Melissa Spiesman, CHHC, AADP, is the Featured Guest Blogger at DietsInReview.com for September. She is the director of Nutrition for Your Life, a nutrition program that focuses on health and wellness through whole foods. Melissa develops individual integrative nutrition plans that focus on the total health of her clients. In her private practice, she regularly counsels individuals and groups on a variety of health/nutrition issues, including: cravings, weight loss and management, healthy food preparation, coping with stress, and having more energy.
Melissa received her professional training at the Institute for Integrative Nutrition which is affiliated with Columbia University in New York City. She is certified by the American Association of Drugless Practitioners.
Melissa is a featured contributor of girlawhirl.com. Girlawhirl.com is an online magazine for busy women. It’s updated every weekday with the latest fashion and beauty news, home decorating, nutrition, fitness advice and more.
Our society is obsessed with food. The strongest, most committed relationship we have is our relationship with food.
There are people who eat to live and people who live to eat, people whose appetites are altered with any change in their emotional or physical temperature.
It is rare to find a person who does not have some sort of disordered eating; calorie counting, safe food, comfort foods, diet of the day, secrecy or addiction. There is so much conflicting nutritional information that it is difficult to eat without some sort of food neuroses and it seems that everyone finds something, we follow food rules to give up control and to not deal with choices. We have become a society of dysfunctional diners, never ordering from the menu as it appears but rather, “dressing on the side, no sauce, no carbs, plain grilled”. We have comfort foods and we have celebratory foods and we have foods that connect us to the best (and worst) times of our lives.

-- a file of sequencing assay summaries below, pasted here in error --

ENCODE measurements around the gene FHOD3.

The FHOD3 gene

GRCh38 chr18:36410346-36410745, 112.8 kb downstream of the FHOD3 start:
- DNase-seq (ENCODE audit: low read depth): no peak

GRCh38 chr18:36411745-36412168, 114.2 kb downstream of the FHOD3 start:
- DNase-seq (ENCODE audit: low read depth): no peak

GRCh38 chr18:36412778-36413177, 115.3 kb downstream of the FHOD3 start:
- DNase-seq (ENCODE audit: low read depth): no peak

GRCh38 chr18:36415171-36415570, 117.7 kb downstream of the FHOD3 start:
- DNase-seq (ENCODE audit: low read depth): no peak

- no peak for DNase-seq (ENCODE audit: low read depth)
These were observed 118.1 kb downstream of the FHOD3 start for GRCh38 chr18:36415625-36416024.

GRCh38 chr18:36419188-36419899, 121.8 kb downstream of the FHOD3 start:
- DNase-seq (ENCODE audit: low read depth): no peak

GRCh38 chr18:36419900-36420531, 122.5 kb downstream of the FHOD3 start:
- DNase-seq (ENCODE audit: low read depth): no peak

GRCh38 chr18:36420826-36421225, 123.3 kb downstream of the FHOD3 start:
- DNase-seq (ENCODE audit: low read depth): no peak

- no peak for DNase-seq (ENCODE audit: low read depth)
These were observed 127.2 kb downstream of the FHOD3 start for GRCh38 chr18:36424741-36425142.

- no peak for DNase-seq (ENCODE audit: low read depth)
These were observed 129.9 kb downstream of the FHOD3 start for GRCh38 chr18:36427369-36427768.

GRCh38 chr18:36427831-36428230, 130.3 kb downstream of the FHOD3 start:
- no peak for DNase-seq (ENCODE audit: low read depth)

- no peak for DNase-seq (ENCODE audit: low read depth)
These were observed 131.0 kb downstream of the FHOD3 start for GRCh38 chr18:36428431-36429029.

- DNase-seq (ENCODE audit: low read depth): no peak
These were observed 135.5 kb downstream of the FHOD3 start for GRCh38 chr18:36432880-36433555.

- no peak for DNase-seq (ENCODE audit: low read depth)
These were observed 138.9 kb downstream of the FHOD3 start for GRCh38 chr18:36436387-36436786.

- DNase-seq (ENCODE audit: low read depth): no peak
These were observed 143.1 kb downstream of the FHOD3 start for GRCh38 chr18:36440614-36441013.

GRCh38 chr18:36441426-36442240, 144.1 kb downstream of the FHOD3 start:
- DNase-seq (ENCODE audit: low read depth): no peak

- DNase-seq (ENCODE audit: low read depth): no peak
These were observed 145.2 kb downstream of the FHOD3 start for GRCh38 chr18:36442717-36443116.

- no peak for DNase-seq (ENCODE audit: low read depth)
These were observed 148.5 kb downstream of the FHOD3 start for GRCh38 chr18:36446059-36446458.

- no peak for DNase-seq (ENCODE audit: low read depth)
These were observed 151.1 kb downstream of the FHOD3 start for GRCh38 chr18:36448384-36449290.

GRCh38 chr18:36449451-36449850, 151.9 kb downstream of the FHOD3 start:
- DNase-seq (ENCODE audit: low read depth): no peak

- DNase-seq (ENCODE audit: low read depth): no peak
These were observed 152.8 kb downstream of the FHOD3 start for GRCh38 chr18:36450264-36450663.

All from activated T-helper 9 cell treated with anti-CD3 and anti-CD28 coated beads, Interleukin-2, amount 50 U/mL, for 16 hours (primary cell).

We talk about food all the time, for some it defines who they are. We talk about good food, bad food and confess our “food sins”.
Some plan vacations around a specific food experience or spend time researching the “best of” food at their destination. Why is it that some people have to eat all of the food at a buffet because it is there, and there are those that can peruse the buffet and make choices? There are people who spend hours in the supermarket reading nutrition labels and looking for new products and those who do not stray from their lists.
Food is sustenance; it is nourishment, it is a response to a physical hunger. It is gratifying, fulfilling and fun; it can be interesting, creative and social. Food is versatile; it can be used as a reward, a distraction, or an ice breaker. Food is also dangerous, addicting, frightening. It is often used as response to an emotional hunger. Food can bring pleasure and food can bring pain.
If we could make peace with food, get in touch with our intuitive eating, change our way of thinking and our behaviors, feed our emotional hungers, we could learn to truly experience and enjoy food without the angst that so many have attached to it.
What is your food issue? Are you in touch with it?
Do you want to share a story?
Guest Blog Series: Look for the following badge on your favorite health sites to see if they have been a featured guest blogger on DietsInReview.com.
September 23rd, 2008